But the night was about the music, not networking with the long-haired masses. As Karkwa was on stage, they invited on a special guest, Patrick Watson, to perform with them. Many in the crowd were already aware of the surprise, but he still got a huge cheer when he was brought on stage. They performed a song in French, and another in English, and the crowd ate it up. It didn’t matter what language they sang in (and really, at a rock concert, few people can make out the lyrics anyway), that front row of young girls wanted to take these men home with them.
Rue Frontenac’s Philippe Renault was there (this event attracted a lot less journalistic attention than it did in 2009), and summarizes the night. The story includes a photo of Watson in a Quebec flag T-shirt, which the fans appreciated.
That’s not to say the crowd was anti-separatist or anything. Speakers who advocated Quebec independence (including now-former-PQ MNA Louise Beaudoin, who represents Rosemont) were heavily cheered as well when they gave their vive-le-Québec-libre speeches. It’s silly to think that pro-sovereignty speeches will ever be absent from St. Jean festivities (though it would be nice if divisive political speeches in general would be toned down a bit). But this event was about people wanting to have some fun, celebrate their music and their heritage, and welcome all to the party.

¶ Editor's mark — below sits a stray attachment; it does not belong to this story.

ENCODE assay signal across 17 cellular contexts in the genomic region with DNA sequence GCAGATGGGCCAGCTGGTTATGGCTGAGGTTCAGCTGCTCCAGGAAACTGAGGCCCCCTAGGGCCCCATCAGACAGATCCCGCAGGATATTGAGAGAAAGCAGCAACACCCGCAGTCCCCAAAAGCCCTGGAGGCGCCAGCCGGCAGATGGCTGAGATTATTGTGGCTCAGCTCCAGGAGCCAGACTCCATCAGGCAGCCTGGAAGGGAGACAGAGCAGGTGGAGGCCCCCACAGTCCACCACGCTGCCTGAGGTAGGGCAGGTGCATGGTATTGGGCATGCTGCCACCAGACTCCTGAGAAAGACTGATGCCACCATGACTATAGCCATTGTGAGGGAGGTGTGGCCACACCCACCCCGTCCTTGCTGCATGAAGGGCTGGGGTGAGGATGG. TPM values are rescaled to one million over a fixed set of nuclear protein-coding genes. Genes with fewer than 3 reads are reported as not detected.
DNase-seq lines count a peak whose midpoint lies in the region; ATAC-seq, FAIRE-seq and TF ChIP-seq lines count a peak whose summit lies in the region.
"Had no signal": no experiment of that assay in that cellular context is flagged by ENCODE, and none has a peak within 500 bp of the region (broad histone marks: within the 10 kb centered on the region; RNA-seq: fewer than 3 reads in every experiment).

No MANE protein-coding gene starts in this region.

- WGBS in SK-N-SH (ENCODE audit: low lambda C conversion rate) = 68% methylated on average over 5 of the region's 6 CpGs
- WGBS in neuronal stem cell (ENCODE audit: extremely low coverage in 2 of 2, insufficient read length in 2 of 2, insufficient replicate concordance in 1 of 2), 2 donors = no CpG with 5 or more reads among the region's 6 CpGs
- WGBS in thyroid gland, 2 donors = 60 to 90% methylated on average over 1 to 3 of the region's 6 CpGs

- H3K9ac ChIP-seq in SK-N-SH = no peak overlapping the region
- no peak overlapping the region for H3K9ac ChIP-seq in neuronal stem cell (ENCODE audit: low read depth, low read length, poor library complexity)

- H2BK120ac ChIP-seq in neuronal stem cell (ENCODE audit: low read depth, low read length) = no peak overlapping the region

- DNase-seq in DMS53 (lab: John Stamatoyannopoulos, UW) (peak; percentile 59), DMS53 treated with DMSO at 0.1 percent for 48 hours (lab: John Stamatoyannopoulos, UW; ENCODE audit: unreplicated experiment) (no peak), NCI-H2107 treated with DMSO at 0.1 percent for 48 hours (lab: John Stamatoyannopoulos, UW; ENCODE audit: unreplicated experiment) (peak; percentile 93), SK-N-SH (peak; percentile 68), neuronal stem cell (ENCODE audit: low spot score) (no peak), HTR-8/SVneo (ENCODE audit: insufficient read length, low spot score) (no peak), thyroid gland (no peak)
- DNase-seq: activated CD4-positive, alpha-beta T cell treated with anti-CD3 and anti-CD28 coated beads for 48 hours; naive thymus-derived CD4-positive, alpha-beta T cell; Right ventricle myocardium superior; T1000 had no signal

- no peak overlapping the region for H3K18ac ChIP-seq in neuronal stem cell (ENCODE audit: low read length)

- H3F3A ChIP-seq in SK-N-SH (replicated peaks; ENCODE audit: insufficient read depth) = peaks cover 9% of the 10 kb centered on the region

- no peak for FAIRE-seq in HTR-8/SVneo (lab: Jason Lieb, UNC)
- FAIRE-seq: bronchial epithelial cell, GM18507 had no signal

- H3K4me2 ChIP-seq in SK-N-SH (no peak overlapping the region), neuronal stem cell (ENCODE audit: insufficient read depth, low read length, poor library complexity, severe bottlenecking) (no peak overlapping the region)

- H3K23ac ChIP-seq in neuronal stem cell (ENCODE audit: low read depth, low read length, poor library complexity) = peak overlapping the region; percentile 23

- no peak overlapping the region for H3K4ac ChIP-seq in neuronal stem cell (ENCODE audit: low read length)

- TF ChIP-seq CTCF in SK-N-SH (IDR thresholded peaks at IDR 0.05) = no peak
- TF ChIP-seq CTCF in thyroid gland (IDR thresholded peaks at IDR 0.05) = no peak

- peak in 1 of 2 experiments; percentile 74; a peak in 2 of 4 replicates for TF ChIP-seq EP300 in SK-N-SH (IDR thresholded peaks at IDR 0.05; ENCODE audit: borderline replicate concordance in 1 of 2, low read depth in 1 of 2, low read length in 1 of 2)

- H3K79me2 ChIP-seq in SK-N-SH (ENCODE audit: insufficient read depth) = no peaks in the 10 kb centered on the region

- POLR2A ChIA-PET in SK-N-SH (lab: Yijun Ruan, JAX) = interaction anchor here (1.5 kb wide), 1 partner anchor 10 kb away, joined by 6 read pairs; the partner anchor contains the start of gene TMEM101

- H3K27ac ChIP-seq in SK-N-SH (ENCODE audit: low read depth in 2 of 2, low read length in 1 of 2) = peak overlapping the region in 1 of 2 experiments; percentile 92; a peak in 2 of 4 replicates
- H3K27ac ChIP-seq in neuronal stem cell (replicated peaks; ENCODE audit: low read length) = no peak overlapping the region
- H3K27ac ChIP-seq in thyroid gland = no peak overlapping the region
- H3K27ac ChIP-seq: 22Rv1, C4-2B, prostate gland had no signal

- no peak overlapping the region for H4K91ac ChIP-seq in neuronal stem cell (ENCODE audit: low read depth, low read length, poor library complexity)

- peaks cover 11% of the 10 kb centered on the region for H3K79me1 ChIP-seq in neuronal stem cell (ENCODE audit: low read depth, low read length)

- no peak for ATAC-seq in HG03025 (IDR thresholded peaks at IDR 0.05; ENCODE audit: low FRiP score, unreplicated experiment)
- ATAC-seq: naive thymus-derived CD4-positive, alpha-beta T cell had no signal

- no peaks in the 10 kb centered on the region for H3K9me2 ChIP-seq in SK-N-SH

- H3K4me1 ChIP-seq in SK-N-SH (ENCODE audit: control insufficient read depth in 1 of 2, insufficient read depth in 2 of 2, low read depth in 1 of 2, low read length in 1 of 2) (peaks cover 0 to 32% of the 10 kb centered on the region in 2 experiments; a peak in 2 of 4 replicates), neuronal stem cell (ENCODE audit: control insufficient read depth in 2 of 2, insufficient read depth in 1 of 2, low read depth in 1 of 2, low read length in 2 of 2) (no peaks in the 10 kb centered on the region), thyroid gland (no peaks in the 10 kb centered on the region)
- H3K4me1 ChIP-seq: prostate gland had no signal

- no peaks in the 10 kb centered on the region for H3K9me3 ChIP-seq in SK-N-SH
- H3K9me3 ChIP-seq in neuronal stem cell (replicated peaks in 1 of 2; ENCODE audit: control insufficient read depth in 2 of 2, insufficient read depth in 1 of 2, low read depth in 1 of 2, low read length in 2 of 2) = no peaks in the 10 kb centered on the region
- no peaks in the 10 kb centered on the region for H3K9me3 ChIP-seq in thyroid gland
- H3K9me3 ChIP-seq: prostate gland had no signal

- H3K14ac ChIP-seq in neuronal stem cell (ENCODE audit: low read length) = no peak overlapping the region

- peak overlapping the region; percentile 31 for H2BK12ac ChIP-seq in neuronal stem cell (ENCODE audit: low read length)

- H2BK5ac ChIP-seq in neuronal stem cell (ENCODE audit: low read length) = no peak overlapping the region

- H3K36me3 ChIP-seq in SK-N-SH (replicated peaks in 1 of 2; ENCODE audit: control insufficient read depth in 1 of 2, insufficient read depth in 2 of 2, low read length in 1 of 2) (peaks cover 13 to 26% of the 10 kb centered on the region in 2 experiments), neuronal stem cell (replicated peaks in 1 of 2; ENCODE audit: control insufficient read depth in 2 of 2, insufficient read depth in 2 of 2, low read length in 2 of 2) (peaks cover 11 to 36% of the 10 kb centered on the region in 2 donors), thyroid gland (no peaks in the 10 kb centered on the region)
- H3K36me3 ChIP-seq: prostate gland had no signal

And yet, I could easily have been the only anglo among the 9,000 people in that park.
I’m an anglophone Quebecer. I can’t change my birthplace, my family history or my mother tongue, nor do I have any desire to. I live here because I love this city, warts and all, and I love Quebec. I celebrate its culture and its people, whether they speak English, French or Klingon. I watch its television, read its newspapers and talk to its people, and the vast majority of those things are in French.
It’s days like this that I wish I wasn’t seen as some exception to the rule. I wish more anglophones took a serious interest in some of the great stuff that’s produced by Quebec artists. I wish as many anglophones could identify Véronique Cloutier, Éric Salvail, Damien Robitaille and Louis-José Houde as can identify Rufus Wainwright, Leonard Cohen, Terry DiMonte and Mutsumi Takahashi. (I also wish the same was true for francophones.)